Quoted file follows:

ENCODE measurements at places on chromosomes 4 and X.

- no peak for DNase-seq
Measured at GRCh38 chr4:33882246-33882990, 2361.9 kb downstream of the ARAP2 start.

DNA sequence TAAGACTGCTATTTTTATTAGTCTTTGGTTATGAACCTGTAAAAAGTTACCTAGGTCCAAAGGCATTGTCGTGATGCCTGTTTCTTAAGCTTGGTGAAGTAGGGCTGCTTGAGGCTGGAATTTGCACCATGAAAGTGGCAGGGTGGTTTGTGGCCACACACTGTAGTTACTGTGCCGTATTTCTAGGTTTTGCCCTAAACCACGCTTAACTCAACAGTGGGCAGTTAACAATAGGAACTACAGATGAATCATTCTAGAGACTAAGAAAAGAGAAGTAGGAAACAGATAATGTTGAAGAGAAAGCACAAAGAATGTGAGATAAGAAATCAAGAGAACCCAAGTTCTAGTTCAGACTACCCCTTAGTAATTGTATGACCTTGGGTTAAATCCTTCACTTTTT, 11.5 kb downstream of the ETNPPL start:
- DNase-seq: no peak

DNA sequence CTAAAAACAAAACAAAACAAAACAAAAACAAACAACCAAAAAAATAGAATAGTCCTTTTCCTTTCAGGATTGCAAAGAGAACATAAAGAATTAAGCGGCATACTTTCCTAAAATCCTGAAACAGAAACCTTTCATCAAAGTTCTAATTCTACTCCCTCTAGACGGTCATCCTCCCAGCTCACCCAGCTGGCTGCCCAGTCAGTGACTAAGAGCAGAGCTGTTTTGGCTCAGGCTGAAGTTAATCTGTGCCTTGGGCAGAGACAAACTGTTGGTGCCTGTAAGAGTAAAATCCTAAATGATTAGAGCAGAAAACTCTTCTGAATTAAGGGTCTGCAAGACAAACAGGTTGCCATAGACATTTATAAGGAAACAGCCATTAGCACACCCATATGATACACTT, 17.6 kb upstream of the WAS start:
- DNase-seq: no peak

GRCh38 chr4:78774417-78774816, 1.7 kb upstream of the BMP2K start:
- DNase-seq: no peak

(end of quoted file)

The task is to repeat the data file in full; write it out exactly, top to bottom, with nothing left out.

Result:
ENCODE measurements at places on chromosomes 4 and X.

- no peak for DNase-seq
Measured at GRCh38 chr4:33882246-33882990, 2361.9 kb downstream of the ARAP2 start.

DNA sequence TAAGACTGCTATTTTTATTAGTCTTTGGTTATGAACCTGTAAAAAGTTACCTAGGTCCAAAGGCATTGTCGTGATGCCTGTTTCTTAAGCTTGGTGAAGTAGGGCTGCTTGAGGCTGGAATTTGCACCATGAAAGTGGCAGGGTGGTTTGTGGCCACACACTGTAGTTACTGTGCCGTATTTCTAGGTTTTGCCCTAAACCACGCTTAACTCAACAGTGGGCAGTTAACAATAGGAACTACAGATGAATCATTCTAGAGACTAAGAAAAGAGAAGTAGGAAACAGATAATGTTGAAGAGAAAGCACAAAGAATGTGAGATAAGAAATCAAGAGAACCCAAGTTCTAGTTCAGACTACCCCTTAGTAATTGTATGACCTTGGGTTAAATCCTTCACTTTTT, 11.5 kb downstream of the ETNPPL start:
- DNase-seq: no peak

DNA sequence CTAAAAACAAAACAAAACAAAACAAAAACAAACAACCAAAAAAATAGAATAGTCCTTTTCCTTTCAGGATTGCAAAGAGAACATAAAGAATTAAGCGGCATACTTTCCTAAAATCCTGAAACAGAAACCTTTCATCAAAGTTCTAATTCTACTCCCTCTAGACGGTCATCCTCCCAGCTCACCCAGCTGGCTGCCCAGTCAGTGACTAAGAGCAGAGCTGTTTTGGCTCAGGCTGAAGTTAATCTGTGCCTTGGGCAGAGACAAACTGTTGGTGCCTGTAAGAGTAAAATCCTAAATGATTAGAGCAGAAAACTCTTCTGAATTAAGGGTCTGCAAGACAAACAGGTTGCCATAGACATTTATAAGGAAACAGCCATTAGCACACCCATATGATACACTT, 17.6 kb upstream of the WAS start:
- DNase-seq: no peak

GRCh38 chr4:78774417-78774816, 1.7 kb upstream of the BMP2K start:
- DNase-seq: no peak